Appearing on the "Fox News Sunday" program, the influential Democrat Senator Joseph Biden said: "I want to see French, German, I want to see Turkish patches on people's arms sitting on the street corners, standing there in Iraq.”

Biden, who sits on the US Senate Foreign Relations Committee, added: “We've got to get over this ideological fixation on the part of Mr. [Defense Secretary Donald] Rumsfeld and [Vice President Dick] Cheney of not letting the Europeans and NATO come in."

Rising death toll

Biden returned recently from a trip to Iraq, where steady attacks have targeted US and UK occupying forces since President George Bush declared major combat over on 1 May.

But at least 63 US troops have been killed in Iraq since the 1 May declaration. The military has confirmed the identities of 138 soldiers killed before that date, for a total of 201 so far, while the names of several other casualties have not yet been made available.

Senator Chris Dodd, a Connecticut Democrat, also told CBS "Face the Nation" extra troops were urgently needed to deal with resistance.

"I don't think we have months. I think we've got weeks to turn this around," Dodd said. "And the people on the ground know it. Our military people are exhausted.”

Rumsfeld and Cheney are not 
keen to have other nationalities in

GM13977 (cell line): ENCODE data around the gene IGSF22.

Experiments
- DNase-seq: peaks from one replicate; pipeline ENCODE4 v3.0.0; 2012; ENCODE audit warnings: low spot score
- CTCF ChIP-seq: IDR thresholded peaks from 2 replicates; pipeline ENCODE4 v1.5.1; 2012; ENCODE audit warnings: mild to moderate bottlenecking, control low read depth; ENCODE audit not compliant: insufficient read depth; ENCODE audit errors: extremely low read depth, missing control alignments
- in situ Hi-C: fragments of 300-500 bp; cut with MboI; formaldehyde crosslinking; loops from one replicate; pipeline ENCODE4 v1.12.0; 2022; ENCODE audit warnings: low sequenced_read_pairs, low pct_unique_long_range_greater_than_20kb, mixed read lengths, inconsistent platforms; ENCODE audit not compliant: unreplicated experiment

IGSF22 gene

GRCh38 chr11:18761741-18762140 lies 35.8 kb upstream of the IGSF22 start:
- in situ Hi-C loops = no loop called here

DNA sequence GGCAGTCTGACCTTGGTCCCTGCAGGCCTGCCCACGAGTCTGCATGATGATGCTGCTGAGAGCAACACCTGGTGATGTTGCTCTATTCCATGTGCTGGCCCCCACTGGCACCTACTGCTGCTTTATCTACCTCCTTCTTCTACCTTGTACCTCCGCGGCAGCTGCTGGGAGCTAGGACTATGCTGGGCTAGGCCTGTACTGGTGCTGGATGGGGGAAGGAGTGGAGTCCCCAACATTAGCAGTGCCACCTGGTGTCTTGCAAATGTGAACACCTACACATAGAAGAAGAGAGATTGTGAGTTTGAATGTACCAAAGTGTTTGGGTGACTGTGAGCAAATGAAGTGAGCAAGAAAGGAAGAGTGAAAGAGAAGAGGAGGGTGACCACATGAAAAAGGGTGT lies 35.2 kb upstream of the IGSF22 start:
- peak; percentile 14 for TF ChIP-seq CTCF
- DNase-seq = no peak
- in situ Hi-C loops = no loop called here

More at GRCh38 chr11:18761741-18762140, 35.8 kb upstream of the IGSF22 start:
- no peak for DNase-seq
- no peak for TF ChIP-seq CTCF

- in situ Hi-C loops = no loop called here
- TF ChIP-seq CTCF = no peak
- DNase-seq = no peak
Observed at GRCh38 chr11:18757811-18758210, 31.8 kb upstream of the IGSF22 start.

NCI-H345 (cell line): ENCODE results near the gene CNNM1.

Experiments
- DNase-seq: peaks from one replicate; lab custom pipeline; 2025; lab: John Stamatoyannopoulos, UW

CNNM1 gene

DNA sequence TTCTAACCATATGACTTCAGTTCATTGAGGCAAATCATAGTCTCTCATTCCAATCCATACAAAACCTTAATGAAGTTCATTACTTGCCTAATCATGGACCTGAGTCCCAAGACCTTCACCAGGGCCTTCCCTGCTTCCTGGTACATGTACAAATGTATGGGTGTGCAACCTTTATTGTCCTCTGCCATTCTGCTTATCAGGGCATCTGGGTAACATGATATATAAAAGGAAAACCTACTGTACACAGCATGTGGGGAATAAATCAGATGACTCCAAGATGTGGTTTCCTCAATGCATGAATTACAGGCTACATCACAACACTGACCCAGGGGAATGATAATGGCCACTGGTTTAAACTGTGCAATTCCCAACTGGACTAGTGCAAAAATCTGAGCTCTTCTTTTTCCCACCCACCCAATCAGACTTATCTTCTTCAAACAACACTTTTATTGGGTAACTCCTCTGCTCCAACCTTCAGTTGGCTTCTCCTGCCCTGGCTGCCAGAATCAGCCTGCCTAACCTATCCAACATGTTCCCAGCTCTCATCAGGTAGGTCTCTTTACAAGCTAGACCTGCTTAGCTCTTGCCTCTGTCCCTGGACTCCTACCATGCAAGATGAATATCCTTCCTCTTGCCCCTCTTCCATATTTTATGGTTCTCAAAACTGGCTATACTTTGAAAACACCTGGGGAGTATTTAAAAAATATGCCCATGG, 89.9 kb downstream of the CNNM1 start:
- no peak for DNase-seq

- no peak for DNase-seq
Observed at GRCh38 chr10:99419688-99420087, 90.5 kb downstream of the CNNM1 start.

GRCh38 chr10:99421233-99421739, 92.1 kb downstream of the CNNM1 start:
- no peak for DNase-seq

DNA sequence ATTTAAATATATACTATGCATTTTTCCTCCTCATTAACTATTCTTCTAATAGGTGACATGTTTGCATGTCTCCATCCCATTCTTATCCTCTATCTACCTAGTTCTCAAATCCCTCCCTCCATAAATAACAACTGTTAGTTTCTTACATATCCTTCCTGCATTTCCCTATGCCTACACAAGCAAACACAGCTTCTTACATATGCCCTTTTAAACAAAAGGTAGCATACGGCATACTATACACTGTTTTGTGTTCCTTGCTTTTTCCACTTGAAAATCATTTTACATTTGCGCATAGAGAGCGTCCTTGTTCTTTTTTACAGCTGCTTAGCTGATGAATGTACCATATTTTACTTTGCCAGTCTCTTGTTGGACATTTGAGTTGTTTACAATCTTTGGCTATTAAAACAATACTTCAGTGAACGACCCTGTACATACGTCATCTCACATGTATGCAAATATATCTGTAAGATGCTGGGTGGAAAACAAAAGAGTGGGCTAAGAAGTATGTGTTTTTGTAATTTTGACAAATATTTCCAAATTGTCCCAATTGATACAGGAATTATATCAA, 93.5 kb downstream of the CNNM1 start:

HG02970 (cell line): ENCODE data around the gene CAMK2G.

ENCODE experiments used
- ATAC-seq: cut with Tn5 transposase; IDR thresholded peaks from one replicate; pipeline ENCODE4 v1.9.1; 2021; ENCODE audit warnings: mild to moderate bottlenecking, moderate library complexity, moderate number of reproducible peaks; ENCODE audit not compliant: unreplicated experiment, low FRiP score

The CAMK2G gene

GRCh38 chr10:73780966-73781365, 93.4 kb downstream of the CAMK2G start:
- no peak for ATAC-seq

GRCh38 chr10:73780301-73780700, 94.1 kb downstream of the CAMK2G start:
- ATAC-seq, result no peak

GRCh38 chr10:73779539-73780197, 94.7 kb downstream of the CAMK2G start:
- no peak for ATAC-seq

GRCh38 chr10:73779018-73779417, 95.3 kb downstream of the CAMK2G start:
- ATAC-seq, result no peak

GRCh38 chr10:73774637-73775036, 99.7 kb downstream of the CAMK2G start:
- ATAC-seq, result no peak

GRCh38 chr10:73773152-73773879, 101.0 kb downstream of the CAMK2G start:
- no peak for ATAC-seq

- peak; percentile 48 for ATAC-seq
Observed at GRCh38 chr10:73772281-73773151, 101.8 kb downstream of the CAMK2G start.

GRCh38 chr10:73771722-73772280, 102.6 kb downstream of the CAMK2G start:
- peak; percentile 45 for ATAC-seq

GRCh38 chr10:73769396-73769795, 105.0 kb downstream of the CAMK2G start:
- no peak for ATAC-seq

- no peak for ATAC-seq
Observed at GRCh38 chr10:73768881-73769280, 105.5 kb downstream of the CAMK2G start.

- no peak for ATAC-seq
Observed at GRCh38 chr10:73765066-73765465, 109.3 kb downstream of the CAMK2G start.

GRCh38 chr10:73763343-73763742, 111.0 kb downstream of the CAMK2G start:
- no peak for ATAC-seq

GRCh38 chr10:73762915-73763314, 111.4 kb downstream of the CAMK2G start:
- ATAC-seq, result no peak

"We need to get that second army in place over there. We need to invite others around the region as well as the world to help us do that. We're not doing that and the longer we wait, the greater risk is going to be posed by Iraq," Dodd said.

The lawmakers spoke after a week of particularly intense ambushes and hit-and-run attacks. Another explosion in Baghdad on Sunday targeted a US convoy. Biden said the status of US troops there was "in peril. The war is still on."

Other US allies
 
He said he had been assured NATO was ready to join the US and British occupation forces in Iraq and that "NATO should be in".

The Delaware Democrat said the US troops he spoke with felt short-changed by Washington's failure "to expand this responsibility internationally. They all understand it".

Unlilke Rumsfeld and Secretary of State Colin Powell, who on Friday continued to blame the resistance on “scattered, disorganized remnants of the ousted Saddam Hussein government”, Biden said the attacks were clearly being organized by "serious military people".

"It is increasingly becoming bolder and increasingly becoming more coordinated," he asserted. "...To the extent that we continue to try to own this all ourselves, I think, this will increase."

On ABC's "This Week," US Senate Majority Leader Bill Frist, a Tennessee Republican, said he also "would like to see a lot of other nations" included in ending resistance.